Rome explosions at embassies linked to Italian anarchists
Rome explosions at the Swiss and Chilean embassies today bear the hallmarks of Italian anarchists, who could be trying to take advantage of the country's fragile political situation, say experts.
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Riots erupted in Rome on Dec. 14, minutes after Mr. Berlusconi barely survived a no-confidence motion in parliament. Back then, a group of students tried unsuccessfully to break into the Senate building. Experts say there may be a connection between the recent wave of terrorist attacks and the protests.Skip to next paragraph
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“Anarchist groups are probably trying to exploit the climate of social unrest to their agenda," says Giampiero Giacomello, professor of Strategic Studies at the University of Bologna. “There's a lot of tension now in the streets, with the students and the labor unions very much upset at the government, while the ruling coalition is in a relatively weak position."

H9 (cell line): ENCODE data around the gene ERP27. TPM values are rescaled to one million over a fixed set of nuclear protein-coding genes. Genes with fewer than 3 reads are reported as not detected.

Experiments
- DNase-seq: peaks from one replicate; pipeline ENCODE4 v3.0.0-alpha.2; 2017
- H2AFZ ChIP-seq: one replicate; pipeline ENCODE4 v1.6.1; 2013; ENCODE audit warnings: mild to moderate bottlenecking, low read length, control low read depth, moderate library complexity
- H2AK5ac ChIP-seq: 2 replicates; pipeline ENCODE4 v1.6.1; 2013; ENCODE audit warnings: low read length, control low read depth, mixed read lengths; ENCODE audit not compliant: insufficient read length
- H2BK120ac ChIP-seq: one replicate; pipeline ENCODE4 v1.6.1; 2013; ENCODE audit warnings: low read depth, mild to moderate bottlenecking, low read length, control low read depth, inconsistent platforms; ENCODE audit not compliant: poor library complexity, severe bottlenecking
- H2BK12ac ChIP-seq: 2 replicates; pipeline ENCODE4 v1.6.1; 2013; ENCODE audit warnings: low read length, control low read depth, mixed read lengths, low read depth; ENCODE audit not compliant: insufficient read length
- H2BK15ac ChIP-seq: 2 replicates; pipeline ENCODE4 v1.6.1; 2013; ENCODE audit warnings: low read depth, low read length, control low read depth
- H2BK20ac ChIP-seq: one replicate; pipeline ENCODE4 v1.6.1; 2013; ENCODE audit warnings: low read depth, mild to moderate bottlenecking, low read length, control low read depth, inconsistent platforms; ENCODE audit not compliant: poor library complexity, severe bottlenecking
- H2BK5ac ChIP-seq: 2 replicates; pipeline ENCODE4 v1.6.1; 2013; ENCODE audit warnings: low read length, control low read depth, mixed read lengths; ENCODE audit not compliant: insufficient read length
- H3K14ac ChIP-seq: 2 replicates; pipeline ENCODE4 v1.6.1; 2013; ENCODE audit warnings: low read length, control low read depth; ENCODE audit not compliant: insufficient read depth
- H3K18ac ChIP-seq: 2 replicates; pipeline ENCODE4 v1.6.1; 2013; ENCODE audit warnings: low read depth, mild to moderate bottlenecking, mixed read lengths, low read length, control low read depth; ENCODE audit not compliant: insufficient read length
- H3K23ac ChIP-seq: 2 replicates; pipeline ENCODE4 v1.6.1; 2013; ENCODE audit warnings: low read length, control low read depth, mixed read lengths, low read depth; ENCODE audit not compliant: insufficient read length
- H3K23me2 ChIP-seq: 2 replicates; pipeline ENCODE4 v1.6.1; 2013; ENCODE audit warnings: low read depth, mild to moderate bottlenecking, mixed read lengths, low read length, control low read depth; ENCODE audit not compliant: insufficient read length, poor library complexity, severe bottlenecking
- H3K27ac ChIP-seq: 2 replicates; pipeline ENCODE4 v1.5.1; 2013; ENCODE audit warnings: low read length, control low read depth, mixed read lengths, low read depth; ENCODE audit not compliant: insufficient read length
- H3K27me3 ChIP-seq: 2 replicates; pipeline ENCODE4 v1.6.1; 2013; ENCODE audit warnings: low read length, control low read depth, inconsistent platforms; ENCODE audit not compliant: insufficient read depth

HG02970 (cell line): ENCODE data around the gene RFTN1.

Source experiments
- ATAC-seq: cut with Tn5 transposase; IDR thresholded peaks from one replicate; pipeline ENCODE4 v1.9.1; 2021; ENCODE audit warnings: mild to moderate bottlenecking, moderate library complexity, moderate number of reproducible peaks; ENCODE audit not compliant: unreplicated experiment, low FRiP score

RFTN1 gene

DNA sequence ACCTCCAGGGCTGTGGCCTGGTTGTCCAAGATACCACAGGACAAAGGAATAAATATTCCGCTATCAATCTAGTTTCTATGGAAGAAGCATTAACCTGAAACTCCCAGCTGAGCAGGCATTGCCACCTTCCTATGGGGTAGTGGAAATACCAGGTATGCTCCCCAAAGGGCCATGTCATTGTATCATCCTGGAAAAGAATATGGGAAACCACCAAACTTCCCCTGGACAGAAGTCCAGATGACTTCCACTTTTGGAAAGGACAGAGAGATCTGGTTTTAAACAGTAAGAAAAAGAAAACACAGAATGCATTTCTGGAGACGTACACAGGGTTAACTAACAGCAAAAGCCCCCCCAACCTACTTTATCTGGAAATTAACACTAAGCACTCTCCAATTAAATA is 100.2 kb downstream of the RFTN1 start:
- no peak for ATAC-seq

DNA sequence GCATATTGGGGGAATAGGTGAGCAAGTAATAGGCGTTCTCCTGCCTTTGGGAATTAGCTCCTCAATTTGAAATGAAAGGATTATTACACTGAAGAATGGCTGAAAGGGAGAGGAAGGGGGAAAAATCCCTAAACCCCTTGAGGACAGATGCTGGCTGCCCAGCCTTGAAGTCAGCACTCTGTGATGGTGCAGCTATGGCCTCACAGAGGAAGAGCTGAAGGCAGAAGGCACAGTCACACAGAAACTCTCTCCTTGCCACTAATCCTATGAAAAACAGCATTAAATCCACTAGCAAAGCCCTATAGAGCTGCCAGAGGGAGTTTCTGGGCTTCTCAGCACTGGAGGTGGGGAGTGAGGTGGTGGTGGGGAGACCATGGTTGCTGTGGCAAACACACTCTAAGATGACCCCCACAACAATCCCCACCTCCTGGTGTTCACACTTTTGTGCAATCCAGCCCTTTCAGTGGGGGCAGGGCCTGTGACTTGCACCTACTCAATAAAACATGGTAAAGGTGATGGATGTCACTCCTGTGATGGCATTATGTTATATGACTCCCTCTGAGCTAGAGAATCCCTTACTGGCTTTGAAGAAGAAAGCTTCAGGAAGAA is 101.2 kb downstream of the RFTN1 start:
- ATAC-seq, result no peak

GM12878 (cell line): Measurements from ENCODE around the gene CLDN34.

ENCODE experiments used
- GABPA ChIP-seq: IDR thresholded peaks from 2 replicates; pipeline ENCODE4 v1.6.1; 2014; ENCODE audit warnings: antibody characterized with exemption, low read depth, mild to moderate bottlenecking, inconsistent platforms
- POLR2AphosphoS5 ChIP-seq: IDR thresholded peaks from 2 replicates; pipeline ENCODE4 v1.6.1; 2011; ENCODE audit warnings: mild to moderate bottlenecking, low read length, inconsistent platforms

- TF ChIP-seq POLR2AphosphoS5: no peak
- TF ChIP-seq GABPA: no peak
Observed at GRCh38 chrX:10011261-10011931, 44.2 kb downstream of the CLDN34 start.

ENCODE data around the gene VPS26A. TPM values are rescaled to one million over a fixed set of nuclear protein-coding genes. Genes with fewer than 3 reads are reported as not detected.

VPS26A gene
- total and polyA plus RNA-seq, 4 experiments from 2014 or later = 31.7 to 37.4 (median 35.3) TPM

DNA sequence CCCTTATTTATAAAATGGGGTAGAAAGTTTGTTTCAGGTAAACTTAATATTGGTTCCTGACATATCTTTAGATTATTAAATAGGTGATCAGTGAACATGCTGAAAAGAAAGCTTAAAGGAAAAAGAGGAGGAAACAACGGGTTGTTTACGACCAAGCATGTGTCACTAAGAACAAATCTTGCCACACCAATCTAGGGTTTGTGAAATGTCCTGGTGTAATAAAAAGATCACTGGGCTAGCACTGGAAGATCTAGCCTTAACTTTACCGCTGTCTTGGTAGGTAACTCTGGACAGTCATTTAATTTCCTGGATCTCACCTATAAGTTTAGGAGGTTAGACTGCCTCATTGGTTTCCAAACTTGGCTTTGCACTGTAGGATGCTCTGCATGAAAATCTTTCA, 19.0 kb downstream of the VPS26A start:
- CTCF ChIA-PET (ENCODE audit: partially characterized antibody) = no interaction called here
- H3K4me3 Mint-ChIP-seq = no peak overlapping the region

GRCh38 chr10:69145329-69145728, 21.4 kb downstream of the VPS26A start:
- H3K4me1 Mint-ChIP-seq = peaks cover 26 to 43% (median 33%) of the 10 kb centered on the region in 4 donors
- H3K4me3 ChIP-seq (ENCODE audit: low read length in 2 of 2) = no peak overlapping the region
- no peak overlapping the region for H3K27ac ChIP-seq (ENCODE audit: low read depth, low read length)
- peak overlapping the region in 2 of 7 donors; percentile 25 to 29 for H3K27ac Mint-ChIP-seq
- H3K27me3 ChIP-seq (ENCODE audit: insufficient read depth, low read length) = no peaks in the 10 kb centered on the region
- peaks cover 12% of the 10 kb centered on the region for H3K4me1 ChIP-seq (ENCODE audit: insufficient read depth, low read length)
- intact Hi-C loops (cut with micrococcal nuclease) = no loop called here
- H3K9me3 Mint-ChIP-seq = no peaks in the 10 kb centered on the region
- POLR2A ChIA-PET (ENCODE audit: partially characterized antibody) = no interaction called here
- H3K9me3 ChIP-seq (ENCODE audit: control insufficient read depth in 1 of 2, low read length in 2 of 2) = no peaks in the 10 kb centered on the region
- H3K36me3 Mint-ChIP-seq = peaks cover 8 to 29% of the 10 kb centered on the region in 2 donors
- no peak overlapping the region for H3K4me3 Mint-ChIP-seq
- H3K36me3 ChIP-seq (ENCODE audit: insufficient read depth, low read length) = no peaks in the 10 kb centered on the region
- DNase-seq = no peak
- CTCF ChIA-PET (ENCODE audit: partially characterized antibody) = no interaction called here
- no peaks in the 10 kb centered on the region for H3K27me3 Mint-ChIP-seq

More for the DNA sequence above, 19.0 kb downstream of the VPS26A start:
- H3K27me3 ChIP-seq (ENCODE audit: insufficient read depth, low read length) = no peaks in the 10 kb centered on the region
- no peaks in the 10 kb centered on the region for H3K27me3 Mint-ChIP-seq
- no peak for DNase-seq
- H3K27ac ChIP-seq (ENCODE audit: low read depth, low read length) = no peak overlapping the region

“What the anarchist groups are now trying to re-create is the old alliance between parts of the student movement that used to exist during the 'Years of Lead,' ” points out Mr. Giacomello. However, he says, it is “quite unlikely” the students will actually answer the call.
One big question, however, is why the Swiss and the Chilean embassies were targets. A anarchist website claimed the choice came as an act of solidarity for the “many comrades held in prison” in those countries.
But Giacomello has another explanation: He says the attack against the Swiss Embassy may be a response to the recent Swiss ban on minarets.
“It seems like a move to show solidarity to the Muslim population, or perhaps to seek an alliance with Muslim extremists," he says. “This would be an unprecedented event in Italy's history."
Italy has a long history of domestic terrorism carried out by fascist, communist, and anarchist groups. It was shocked by a wave of attacks in the 1970s and early 1980s (the so-called 'Years of Lead').
“International terrorism is the last of Italy's concerns. The attacks at the embassies and at the subway show the typical modus operandi of local anarchist groups,” says Giacomello. “If they were the [communist] Red Brigades, by now they would have claimed responsibility, as they love media attention. On the other hand, fascist cells tend to strike with the intent to kill as many people as possible, and this is obviously not the case."